The Southeastern Conference will have 10 representatives in the upcoming 64-team NCAA Division I Baseball Championship, matching a record the league set in the 2014 tournament.
Among the sizable SEC contingent is Georgia, which had become a stranger to this event. The Bulldogs are making their first NCAA appearance since 2011 and their first under fifth-year coach Scott Stricklin, and they are doing so as one of the top eight seeds.
Despite losing both of their games at last week's SEC tournament in Hoover, Alabama, the Bulldogs (37-19) were awarded the No. 8 overall seed. If Georgia wins its four-team regional that contains second-seeded Duke (40-15), third-seeded Troy (41-19) and fourth-seeded Campbell (35-24), the Bulldogs would host a super regional next week.
The 16 four-team regionals, which employ a double-elimination format, are scheduled to begin Friday and run through next Monday, if necessary.
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"Having an opportunity to host is a credit to how the team has performed this year along with the support of our fans and administration," Stricklin said. "We look forward to playing again at Foley Field in front of our fans, as they've done an outstanding job cheering us on all season."
Georgia earned its highest overall seed since 2008, when the Bulldogs also were slotted No. 8 and wound up finishing runner-up nationally to Fresno State.
Next week's eight super regionals will be best-of-three series. The eight super regional winners will compete in the 72nd College World Series in Omaha, Nebraska, which begins June 16.
Defending national champion and 2018 SEC regular-season champion Florida (42-17) is the top overall seed, though the Gators will enter NCAA play having lost six of their last seven games. Ole Miss (46-15) is the No. 4 overall seed and Arkansas (39-18) the No. 5, giving the SEC half of the top eight seeds.
SEC National Seeds:— SEC Network (@SECNetwork) May 28, 2018
No. 1 @GatorsBB
No. 4 @OleMissBSB
No. 5 @RazorbackBSB
No. 8 @BaseballUGA
* Ties the NCAA record for most Top-8 seeds by a conference (the @SEC also had four in 2016). pic.twitter.com/6ix5AY4gh2
Ole Miss is coming off its first SEC tournament title since 2006, having routed LSU 9-1 Sunday in front of a whopping 14,126 fans at Hoover Met. Sunday's crowd was the largest for an SEC title game since 1999.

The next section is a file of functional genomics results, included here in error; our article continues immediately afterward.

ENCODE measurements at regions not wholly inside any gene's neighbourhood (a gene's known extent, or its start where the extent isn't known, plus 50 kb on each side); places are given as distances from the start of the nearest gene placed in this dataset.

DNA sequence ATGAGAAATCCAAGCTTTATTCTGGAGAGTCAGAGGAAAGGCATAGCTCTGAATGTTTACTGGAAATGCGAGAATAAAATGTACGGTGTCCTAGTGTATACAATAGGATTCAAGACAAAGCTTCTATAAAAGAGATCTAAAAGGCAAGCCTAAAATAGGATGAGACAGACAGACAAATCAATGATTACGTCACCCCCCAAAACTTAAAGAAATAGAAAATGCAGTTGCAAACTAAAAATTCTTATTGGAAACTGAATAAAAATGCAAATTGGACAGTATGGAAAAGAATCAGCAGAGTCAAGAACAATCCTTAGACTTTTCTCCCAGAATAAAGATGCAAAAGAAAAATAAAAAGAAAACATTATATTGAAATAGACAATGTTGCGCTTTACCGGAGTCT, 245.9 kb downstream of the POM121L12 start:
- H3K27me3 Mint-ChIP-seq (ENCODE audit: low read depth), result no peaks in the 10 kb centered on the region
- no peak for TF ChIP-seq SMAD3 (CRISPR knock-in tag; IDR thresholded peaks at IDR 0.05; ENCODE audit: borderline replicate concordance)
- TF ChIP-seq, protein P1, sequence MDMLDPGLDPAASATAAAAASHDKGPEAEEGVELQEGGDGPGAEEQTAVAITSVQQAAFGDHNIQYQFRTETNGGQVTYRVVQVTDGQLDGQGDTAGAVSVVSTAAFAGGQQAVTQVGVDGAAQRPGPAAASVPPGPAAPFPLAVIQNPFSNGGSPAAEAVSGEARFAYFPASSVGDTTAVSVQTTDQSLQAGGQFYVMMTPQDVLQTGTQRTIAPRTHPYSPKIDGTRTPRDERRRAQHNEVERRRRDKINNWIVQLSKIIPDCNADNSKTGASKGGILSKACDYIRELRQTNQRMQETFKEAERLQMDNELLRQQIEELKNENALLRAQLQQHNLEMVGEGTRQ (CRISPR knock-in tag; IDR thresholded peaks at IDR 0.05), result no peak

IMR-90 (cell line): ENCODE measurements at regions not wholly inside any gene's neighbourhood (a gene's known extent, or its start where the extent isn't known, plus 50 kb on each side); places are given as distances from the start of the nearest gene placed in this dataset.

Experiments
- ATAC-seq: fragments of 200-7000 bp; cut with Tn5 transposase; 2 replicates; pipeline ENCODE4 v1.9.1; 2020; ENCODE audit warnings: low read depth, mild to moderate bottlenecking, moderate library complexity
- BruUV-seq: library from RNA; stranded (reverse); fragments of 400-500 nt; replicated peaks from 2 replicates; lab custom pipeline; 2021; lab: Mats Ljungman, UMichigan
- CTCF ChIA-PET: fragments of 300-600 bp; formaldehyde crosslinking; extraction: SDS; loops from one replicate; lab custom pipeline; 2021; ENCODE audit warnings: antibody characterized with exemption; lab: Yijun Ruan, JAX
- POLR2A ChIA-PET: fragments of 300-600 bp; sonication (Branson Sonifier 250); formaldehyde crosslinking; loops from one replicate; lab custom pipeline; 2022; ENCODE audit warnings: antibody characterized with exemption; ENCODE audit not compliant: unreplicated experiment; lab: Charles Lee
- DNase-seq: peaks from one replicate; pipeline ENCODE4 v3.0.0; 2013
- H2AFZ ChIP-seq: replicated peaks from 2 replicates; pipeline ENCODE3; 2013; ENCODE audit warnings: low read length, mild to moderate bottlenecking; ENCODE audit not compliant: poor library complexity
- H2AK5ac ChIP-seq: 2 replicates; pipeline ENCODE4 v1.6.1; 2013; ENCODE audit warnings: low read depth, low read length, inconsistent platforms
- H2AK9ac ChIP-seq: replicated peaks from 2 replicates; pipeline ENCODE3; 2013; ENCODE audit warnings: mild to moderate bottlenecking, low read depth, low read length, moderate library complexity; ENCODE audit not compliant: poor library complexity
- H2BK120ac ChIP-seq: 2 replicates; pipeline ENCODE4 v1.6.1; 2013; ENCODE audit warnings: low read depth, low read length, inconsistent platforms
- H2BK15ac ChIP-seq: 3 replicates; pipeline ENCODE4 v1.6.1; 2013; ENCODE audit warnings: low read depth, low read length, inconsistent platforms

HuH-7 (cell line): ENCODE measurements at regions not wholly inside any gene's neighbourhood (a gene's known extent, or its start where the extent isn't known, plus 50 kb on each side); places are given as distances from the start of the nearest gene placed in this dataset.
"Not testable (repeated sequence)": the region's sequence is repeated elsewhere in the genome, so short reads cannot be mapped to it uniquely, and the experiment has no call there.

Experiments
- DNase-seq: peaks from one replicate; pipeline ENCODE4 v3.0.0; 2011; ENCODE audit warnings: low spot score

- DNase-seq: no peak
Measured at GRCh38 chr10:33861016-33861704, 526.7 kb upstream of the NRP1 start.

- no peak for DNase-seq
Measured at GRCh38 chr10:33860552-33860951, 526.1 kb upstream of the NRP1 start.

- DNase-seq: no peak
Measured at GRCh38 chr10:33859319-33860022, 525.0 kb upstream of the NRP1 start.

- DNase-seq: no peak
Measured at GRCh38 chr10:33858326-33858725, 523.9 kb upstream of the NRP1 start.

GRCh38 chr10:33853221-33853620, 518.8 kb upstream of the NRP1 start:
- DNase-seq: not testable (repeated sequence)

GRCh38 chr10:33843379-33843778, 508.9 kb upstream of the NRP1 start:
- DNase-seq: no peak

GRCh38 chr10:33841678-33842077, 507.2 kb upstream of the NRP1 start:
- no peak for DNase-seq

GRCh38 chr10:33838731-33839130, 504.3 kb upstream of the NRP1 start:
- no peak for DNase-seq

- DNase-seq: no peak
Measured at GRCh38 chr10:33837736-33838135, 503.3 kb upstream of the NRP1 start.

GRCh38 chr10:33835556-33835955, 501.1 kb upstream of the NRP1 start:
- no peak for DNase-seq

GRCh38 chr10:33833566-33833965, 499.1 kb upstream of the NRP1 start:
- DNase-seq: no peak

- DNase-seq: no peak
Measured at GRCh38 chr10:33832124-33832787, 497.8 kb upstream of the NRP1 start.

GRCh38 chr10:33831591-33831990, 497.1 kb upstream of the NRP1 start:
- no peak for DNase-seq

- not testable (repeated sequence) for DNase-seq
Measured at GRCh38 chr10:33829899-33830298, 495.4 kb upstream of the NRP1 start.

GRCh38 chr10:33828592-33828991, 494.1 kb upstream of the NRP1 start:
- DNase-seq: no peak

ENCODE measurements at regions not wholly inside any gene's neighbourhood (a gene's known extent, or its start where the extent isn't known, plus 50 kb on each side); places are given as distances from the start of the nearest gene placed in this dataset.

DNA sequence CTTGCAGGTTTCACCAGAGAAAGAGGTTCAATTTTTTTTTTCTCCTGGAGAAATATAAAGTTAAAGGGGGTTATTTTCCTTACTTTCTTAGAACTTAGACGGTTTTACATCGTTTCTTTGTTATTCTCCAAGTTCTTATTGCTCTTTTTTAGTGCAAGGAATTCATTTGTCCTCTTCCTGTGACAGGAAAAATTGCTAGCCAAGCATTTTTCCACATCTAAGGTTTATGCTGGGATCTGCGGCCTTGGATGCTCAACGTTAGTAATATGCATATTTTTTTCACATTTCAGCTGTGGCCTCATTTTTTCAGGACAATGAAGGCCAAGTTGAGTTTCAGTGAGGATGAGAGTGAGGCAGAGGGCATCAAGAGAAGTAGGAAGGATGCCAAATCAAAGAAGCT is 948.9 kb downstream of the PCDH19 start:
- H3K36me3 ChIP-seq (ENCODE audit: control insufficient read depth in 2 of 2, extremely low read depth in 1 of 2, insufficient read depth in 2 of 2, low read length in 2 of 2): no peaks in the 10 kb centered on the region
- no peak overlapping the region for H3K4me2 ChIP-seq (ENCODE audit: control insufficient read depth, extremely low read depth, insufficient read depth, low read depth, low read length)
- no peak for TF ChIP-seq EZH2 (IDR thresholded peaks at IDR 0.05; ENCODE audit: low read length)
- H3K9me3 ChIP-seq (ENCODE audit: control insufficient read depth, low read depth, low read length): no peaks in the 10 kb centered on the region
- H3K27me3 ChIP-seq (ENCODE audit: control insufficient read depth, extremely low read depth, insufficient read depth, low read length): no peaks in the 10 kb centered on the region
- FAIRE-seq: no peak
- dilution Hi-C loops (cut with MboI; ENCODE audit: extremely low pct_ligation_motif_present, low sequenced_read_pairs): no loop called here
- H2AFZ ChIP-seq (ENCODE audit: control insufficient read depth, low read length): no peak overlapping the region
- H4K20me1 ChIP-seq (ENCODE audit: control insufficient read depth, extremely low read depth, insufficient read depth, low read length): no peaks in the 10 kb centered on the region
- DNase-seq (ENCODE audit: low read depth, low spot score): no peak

"Our team has played really well and is very deserving of this," Ole Miss coach Mike Bianco said Monday in a news conference. "It's a team that hasn't been streaky. We finished well, but that's not what got us here.
"We played well from game one and finished it off."
Auburn (39-21), LSU (37-25), South Carolina (33-24), Mississippi State (31-25) and Vanderbilt (31-25) will be seeded second in their respective four-team pools this weekend, while Texas A&M (39-20) is seeded third. Vanderbilt's invitation Monday was its 13th straight to the NCAA field, the longest such streak of any SEC team.
Vandy won the College World Series in 2014 and was runner-up in 2015.
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The SEC nearly had 11 teams in this year's NCAA tournament, but Kentucky was among the first four left out. The Wildcats were 34-22 overall and had a No. 30 ranking in the RPI (Rating Percentage Index), but they went 13-17 in SEC play and were bounced by Auburn 4-3 in 11 innings in last Tuesday's opening round of the SEC tournament.
"I think anybody that follows college baseball recognizes Kentucky has a great club, but there are some metrics we look at in the selection room, and one is sub-.500 against conference competition," NCAA tournament selection committee chair and former South Carolina coach Ray Tanner said on ESPNU. "There is only one team in the field (Texas A&M) that was sub-.500 against conference competition, and it was a glaring weakness against Kentucky.
"They were tied for the 10 seed going into the SEC tournament at four games under .500. Unfortunately, they lost their opener, which made them five games under. They have a tremendous team, but that was a trend we were looking at."
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Also missing out among SEC teams were Alabama, Missouri and Tennessee. The Crimson Tide and Volunteers were the only programs that failed to qualify for last week's 12-team conference tournament, with Tennessee's drought of NCAA tournament appearances now reaching 13 seasons.
Missouri won the 2012 Big 12 tournament to acquire an automatic NCAA bid during its final season in that conference, but the Tigers have yet to reach NCAA play since joining the SEC.
This article is written by David Paschall from Chattanooga Times Free Press, Tenn. and was legally licensed via the Tribune Content Agency through the NewsCred publisher network. Please direct all licensing questions to firstname.lastname@example.org.